THERE’S A LITTLE row house in Washington DC’s Capitol Hill neighborhood that I pass almost daily in my tromp back and forth to the market or for coffee or a cookie or some such procrastination.
It appears firmly set apart from the adjacent property, even though they’re in fact divided by nothing more than a surveyor’s measure. It’s an effect worth examining, particularly if you don’t like your neighbors—or wish to protect your turf from the clomping hooves of the postal persons, trampling a path through your front yard.
The trick is in shaping the patch of garden. This one is maybe eight feet square (measuring with my size 8 feet plus a smidge) and sits well above the sidewalk, bordered by a concrete walk on the left side, leading to the front porch steps. On the right, from the porch to where the garden meets the street, is a graceful curve of crape myrtles.*
At the top, butting up against the porch railing, is a watermelon-pink crape myrtle, which has reached a fine height and healthy girth. Smooshed in front of it is a smaller tree, tending toward cerise. On the downward slope of the property line, a third tree is more purple than pink and lower to the ground. The trio forms a candy-colored froth of flowers, and an impenetrable screen between the houses.**
A fine, big old boxwood, as healthy a one as I’ve ever seen, is directly in front of the house. Trimmed to the height of the porch rail, it allows one to sit with one’s martini in privacy— yet snoop over its tightly budded crown at passersby.
Just above the sidewalk, a stone retaining wall drips with creeping phlox, purple-flowering in spring, thick and green the rest of the year.
Such trees and perennials create the garden’s frame; within it the plants change with the seasons.
Now, in mid-August, red coleus provides a high-frilled backdrop for scattered plops of yellow marigolds, sprigs of purple sage, a couple of pinkish geraniums and a clump or two of basil. So densely packed are the plants, no staking is necessary.
Along the front, a sweet-potato vine frolics over the edge of the garden wall, onto the walkway and ruffles down the steps to the sidewalk. Some might say it’s a little excessive, but I say go big or go home.
Soon enough, the garden will move into fall mode, with pansies and ornamental cabbages replacing the summer annuals. Perhaps a chrysanthemum will crowd its way in. Underneath, spring bulbs will rest, poking up as the winter begins its gradual return to summer, a gaiety of crocus, grape hyacinth and tulips springing up behind that front flounce of purple phlox.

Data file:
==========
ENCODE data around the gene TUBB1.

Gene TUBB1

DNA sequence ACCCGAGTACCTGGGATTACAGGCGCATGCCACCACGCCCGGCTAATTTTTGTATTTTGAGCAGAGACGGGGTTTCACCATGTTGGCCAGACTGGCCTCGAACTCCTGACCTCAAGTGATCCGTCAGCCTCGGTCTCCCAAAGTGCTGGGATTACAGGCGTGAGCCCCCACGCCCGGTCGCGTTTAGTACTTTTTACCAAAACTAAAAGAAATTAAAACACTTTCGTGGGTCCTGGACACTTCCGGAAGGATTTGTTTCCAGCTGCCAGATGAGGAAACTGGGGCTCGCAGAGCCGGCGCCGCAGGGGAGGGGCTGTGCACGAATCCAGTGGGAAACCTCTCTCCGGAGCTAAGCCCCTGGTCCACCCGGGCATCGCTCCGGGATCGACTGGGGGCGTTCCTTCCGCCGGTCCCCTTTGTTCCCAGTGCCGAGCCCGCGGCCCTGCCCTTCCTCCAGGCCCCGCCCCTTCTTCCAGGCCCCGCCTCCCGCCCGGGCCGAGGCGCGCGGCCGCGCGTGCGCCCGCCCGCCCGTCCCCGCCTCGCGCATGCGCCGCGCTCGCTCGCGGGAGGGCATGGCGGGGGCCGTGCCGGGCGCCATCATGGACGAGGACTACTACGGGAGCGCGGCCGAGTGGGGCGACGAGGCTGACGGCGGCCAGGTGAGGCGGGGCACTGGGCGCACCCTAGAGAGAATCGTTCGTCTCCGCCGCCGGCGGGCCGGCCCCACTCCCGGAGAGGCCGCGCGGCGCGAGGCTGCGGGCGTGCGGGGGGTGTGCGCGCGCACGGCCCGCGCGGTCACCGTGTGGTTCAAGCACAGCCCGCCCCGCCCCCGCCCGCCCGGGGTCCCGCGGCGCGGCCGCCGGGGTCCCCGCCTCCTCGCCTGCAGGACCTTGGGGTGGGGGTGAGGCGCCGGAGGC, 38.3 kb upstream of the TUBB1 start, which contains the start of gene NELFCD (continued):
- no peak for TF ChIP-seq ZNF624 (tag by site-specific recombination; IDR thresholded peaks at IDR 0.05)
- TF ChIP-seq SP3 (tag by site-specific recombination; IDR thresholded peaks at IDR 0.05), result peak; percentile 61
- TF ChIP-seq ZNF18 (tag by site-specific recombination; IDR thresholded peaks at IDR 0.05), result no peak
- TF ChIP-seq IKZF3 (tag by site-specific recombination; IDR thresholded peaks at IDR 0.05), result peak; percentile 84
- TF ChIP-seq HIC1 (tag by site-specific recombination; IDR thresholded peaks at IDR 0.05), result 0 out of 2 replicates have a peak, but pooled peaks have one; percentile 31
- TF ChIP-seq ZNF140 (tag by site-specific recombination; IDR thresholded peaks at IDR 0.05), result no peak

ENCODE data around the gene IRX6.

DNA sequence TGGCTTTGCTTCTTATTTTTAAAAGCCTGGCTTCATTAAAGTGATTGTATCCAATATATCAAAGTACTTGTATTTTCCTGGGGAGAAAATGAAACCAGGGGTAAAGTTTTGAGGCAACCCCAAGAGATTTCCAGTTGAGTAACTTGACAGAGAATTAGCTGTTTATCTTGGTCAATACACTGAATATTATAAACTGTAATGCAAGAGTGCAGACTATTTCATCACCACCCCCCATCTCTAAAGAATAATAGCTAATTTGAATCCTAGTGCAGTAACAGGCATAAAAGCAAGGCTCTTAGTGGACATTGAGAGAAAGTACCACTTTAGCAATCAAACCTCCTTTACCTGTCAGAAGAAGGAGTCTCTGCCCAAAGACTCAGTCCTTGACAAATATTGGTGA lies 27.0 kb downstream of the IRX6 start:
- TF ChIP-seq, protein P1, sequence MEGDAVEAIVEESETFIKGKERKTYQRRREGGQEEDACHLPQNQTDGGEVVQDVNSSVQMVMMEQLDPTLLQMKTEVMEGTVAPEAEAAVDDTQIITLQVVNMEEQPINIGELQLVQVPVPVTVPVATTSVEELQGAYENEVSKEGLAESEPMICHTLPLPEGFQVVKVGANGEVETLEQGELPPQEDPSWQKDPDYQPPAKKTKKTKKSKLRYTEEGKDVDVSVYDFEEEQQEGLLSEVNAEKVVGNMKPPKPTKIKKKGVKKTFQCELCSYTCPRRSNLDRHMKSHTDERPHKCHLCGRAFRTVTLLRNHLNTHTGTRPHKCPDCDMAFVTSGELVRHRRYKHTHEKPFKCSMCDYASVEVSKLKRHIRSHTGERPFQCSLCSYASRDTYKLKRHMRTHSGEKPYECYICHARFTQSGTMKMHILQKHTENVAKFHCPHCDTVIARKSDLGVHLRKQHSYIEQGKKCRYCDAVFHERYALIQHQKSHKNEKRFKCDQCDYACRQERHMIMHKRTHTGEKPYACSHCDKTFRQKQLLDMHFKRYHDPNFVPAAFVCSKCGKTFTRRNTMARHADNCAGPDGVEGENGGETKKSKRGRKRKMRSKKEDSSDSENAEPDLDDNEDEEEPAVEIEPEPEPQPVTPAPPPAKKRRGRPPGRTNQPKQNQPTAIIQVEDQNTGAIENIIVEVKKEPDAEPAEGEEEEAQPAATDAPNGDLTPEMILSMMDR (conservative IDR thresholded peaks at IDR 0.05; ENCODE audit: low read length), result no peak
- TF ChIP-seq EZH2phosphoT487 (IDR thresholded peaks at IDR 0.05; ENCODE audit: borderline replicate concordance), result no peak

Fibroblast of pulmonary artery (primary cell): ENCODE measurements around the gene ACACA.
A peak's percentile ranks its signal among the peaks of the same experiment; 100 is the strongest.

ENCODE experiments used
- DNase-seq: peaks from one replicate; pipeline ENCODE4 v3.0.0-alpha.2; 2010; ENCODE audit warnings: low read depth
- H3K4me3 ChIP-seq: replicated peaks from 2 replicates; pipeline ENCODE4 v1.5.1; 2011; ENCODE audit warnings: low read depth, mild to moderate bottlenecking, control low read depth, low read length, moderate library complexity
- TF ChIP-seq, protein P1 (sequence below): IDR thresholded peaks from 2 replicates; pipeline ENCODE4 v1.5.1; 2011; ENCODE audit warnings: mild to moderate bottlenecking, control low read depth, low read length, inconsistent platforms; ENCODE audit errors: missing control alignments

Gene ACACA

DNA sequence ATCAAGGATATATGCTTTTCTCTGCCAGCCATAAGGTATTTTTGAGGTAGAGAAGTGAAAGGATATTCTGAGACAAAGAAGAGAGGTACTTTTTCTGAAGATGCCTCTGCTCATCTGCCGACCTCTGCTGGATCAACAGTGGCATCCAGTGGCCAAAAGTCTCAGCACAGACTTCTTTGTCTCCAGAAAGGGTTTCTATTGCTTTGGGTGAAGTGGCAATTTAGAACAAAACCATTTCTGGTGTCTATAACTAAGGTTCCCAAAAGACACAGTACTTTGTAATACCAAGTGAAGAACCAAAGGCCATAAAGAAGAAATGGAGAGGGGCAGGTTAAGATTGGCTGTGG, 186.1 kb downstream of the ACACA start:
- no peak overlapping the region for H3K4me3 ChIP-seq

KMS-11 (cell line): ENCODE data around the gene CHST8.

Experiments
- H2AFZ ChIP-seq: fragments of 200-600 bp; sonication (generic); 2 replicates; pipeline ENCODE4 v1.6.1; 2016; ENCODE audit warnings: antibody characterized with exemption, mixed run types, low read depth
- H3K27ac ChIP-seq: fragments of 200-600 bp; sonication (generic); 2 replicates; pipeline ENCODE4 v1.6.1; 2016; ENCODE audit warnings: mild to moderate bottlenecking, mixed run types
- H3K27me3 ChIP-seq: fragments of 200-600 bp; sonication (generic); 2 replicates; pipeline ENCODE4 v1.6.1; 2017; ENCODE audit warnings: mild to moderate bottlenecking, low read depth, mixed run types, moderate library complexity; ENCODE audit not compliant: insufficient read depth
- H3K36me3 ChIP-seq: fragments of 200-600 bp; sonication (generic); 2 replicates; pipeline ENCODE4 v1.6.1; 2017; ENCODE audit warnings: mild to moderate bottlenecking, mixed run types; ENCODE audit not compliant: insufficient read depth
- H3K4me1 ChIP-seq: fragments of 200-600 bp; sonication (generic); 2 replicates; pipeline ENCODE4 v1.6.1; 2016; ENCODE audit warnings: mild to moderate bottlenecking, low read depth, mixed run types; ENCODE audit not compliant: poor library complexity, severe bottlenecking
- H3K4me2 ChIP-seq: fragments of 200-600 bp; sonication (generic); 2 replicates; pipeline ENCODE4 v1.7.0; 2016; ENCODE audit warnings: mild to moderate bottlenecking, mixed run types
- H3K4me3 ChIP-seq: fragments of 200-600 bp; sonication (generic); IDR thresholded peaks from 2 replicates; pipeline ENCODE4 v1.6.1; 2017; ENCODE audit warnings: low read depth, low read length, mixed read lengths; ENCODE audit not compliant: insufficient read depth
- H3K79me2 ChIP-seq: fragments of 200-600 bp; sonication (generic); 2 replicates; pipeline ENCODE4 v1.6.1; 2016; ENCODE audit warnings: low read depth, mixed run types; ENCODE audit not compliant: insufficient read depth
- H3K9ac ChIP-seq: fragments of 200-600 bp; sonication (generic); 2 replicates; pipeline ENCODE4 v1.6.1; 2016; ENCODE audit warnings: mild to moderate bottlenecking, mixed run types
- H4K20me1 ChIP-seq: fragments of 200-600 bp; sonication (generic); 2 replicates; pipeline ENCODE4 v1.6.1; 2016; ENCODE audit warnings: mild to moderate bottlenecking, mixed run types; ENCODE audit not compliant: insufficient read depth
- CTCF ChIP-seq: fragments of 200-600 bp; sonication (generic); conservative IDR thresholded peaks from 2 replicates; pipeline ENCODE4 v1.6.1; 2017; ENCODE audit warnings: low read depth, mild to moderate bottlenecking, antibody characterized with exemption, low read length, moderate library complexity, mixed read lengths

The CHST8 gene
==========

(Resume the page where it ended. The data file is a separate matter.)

(Don’t worry about under-planting bulbs in the garden, by the way. They wriggle around whatever’s above them, figuring their way up to the light.)
It’s such a neat little plot, so manageable, tamed yet effervescent, always brimming with color and life, even as most gardens hunker down beneath a wintry shroud.
You’ll notice that none of the plants and flowers and bulbs used here is exotic. Even if you can hardly tell garden shears from hedge clippers, you can probably identify most of them; people with the need to impress can bandy about the Latin names, like tagetes erecta instead of marigold.
As with cooking, one can double or triple and so forth the recipe, adding more bushes and trees to semi-encircle the plot, leaving the center for flowers and shrubs—and maybe a fountain. Perhaps a sculpture?
Of course, one doubles and triples the expense and the labor as the garden grows. The brain can also blow up with the expanded possibilities, which is why this concise space has such appeal. If a plant goes belly-up, replacing it is hardly an ordeal.
*Though slow to leaf out and flower, among the last trees to do so each year (which can be a tad depressing when you’re longing for full-blown summer), crape myrtles have a bark that is interesting, and the lengthy, constant floral display once they get going is eye-popping.
** The first crape myrtle seems squeezed too tightly against the front porch, and some year soon it may require a pretty severe pruning, if not a painful (and painfully expensive) extraction.
LittleBird “Stephanie Gardens” finds garden inspiration wherever she goes.